Current memory technologies such as DDR, both the compute variety (DDR3 / DDR4); and the mobile variety, (LPDDR3/LPDDR4); are expected to reach the end of their road soon, according to market research firm Yole Développement. Thus several new DRAM memory architectures based on 3D layer stacking and through silicon via (TSV) have evolved to carry memory technology forward.
Some of the current challenges for DRAM include high power consumption and low bandwidth and density. Applications are evolving that make different demands on these basic requirements. For example, graphics in a smartphone may require bandwidth of 15GB/sec while a networking router may require 300GB/sec.
With the recent Samsung announcement of mass production of 64 GB DDR4 DIMMs that use TSV technology for enterprise servers and cloud-based applications, all three major DRAM manufacturers — Samsung, Hynix and Micron — have now announced the commercialization of TSV based memory architectures.
Hynix has announced the release of multiple memory solutions over the next 2 years. Emerging DRAM technologies such as wide IO, HMC and HBM are being optimized for different applications and present different approaches to address bandwidth, power, and area challenges. The common element to HMC, HBM and Wide IO are 3D technologies.
Wide I/O 2: supporting 3D-IC packaging for PC and server applications
Wide I/O increases the bandwidth between memory and its driver IC logic by increasing the IO data bus between the two circuits. Wide I/O typically uses TSVs, interposers and 3D stacking technologies. The 2014 Wide I/O 2 standard JESD229-2 from JEDEC is designed for high-end mobile applications that require high bandwidth at the lowest possible power. Wide I/O 2 provides up to 68GBps bandwidth, at lower power consumption (better bandwidth/Watt) with 1.1V supply voltage. From a packaging standpoint, the Wide I/O 2 is optimized to stack on top of a system on chip (SOC) to minimize power consumption and footprint. This standard trades a significantly larger I/O pin count for a lower operating frequency. Stacking reduces interconnect length and capacitance. The overall effect is to reduce I/O power while enabling higher bandwidth.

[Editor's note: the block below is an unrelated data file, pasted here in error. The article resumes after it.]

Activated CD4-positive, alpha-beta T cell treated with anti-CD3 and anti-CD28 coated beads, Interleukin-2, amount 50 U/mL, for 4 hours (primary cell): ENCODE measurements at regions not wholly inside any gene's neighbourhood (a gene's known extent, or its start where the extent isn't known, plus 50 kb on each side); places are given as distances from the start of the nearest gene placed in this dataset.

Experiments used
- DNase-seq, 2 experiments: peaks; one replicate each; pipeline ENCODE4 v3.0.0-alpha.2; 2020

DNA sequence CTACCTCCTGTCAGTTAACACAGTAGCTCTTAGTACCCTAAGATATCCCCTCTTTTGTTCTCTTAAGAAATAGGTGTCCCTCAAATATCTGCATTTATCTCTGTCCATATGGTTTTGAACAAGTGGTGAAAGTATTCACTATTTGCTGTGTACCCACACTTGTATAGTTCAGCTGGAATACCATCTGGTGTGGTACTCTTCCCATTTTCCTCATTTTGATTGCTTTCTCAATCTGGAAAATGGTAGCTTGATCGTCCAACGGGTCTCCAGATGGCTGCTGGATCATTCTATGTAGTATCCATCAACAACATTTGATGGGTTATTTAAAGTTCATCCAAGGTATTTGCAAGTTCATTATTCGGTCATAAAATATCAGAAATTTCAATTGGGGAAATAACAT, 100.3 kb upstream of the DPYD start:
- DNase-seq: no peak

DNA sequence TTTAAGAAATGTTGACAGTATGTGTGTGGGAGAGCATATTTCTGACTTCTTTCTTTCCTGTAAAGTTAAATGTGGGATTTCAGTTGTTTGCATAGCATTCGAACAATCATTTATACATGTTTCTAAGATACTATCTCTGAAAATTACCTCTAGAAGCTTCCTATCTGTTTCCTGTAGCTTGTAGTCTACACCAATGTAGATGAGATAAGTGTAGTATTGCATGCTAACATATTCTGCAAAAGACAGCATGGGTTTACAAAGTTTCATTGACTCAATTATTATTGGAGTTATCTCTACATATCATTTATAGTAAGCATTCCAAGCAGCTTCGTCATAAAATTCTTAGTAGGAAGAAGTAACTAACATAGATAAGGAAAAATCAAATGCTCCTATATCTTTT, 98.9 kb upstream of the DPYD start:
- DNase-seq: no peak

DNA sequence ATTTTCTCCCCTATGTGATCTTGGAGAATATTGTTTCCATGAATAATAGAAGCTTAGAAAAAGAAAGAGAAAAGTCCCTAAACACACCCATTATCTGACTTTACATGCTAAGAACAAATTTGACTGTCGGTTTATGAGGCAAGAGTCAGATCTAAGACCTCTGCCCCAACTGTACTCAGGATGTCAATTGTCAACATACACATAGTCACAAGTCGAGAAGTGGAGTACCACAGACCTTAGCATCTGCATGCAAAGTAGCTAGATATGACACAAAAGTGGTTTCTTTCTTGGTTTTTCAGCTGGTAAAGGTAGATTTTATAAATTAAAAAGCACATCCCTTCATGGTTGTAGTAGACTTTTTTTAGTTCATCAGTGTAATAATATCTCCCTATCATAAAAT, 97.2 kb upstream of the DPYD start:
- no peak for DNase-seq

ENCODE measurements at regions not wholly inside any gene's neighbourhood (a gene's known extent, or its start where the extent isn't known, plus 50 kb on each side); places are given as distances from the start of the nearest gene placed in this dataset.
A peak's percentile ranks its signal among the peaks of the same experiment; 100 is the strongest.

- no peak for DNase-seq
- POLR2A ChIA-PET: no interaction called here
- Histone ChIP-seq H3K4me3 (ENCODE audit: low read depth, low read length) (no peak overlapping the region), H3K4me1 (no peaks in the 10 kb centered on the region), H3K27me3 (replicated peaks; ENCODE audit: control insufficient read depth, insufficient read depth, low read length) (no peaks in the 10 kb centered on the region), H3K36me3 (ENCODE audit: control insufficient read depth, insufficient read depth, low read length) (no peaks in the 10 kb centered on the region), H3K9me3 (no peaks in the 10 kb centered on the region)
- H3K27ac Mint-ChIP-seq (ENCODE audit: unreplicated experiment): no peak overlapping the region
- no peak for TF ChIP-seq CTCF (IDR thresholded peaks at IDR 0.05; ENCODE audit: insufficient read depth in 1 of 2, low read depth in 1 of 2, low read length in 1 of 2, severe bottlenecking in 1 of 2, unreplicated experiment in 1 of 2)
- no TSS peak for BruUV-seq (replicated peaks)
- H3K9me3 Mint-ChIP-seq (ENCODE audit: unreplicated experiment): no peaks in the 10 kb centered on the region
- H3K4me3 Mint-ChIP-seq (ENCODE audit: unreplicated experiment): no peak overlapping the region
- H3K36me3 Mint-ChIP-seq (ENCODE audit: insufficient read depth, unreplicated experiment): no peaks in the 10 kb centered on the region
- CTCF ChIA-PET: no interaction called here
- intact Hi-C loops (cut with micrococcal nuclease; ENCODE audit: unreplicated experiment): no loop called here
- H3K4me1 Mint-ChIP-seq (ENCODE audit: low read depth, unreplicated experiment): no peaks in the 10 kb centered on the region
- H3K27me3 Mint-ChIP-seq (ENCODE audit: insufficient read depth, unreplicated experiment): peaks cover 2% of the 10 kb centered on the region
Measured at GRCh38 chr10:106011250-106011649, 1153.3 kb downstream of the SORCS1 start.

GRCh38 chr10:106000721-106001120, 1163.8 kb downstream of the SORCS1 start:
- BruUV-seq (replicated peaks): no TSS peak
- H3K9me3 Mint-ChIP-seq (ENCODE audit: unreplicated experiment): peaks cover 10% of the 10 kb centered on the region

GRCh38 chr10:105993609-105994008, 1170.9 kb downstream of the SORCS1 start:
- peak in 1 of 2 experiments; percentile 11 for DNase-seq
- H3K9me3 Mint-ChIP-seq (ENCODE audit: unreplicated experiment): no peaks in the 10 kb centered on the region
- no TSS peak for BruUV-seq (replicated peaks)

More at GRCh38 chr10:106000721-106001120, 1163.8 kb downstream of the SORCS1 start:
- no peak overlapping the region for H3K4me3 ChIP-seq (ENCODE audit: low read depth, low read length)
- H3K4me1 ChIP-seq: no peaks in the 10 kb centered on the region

In the 2.5D-stacked configuration, cooling solutions can be placed on top of the two dies. With the 3D-stacked form of Wide I/O 2, heat dissipation can be an issue since there is no standard way to cool stacked die.
The Hybrid Memory Cube is a specialized form of the wide I/O architecture. The Hybrid Memory Cube (HMC) developed by Micron and IBM is expected to be in mass production in 2014. This architecture consists of 3D stacked DRAM layers on top of a controller logic layer. For example, 4 DRAM die are divided into 16 “cores” and then stacked. The logic base is at the bottom has 16 different logic segments, each controlling the four DRAMs cores that sit directly on top of it . This type of memory architecture supports a very large number of I/O pins between the logic and DRAM cores, which deliver bandwidths as high as 400GB/s. According to the Hybrid Memory Cube Consortium, a single HMC can deliver more than 15x the performance of a DDR3 module and consume 70 per cent less energy per bit than DDR3. In addition to Micron and IBM, the HMC architecture developer members include Samsung, Hynix, ARM, Open Silicon, Altera, and Xilinx (HMC specs).
High bandwidth memory (HBM)
The 2013 JEDEC HBM memory standard, JESD235 was developed for high end graphics and gaming applications. HBM consisting of stacked DRAM die, built with Wide I/O and TSV, supports 128GB/s to 256GB/s bandwidths. TSMC has recently compared these different memory architectures in terms of bandwidth, power and price.
Different applications will have different requirements in terms of bandwidth, power consumption, and footprint, Yole reports. Because thermal characteristics are critical in high end smartphones, the industry consensus is that Wide I/O 2 is probably the best choice. Wide I/O 2 meets heat dissipation, power, bandwidth, and density requirements. However, it is more costly than LPDDR4. Other considerations include:
• Given its lower silicon cost, LPDDR4 is probably better suited for tablets and low end smart phones, less cost-sensitive mobile markets.
• For high-end computer graphics processing, which are less constrained by cost then mobile devices, HBM memory may be the best choice.
• High performance computing (HPC) or a networking router requiring 300GBps BW is probably best matched to the HMC.
As the industry moves into 2015, several industry segments have announced applications using the new memory stacks. Intel recently announced that their Xenon Phi processor “Knights Landing” which will debut in 2015 will use 16GB of Micron HMC stacked DRAM on-package, providing up to 500GB/sec of memory bandwidth for high performance computing applications. AMD and Nvidia have also announced the use of HBM in their next generation graphics modules like the Nvidia Pascal due out in 2016.